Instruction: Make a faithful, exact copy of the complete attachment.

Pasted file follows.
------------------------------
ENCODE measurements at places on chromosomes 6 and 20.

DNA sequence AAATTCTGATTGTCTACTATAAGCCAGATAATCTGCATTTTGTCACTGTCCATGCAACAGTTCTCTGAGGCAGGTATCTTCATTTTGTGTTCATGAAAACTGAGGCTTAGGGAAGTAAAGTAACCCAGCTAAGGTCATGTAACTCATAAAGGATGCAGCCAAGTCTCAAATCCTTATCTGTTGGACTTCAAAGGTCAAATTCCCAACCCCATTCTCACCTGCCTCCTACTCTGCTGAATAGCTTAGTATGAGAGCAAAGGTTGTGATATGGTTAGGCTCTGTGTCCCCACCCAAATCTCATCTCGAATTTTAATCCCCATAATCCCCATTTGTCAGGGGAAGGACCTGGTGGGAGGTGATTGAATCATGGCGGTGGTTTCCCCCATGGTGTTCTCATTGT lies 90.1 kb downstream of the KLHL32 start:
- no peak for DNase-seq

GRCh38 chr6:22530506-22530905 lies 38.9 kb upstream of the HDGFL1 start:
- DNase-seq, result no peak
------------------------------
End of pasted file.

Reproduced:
ENCODE measurements at places on chromosomes 6 and 20.

DNA sequence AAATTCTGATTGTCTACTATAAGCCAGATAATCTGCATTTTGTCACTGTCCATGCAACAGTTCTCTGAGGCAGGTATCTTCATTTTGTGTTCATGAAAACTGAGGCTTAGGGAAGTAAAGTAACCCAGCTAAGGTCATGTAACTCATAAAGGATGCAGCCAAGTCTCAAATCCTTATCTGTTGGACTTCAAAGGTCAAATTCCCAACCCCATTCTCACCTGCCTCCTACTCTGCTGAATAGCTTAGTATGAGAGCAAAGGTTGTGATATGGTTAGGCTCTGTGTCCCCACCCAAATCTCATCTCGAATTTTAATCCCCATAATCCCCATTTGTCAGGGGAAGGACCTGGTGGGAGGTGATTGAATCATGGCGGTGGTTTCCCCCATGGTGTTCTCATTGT lies 90.1 kb downstream of the KLHL32 start:
- no peak for DNase-seq

GRCh38 chr6:22530506-22530905 lies 38.9 kb upstream of the HDGFL1 start:
- DNase-seq, result no peak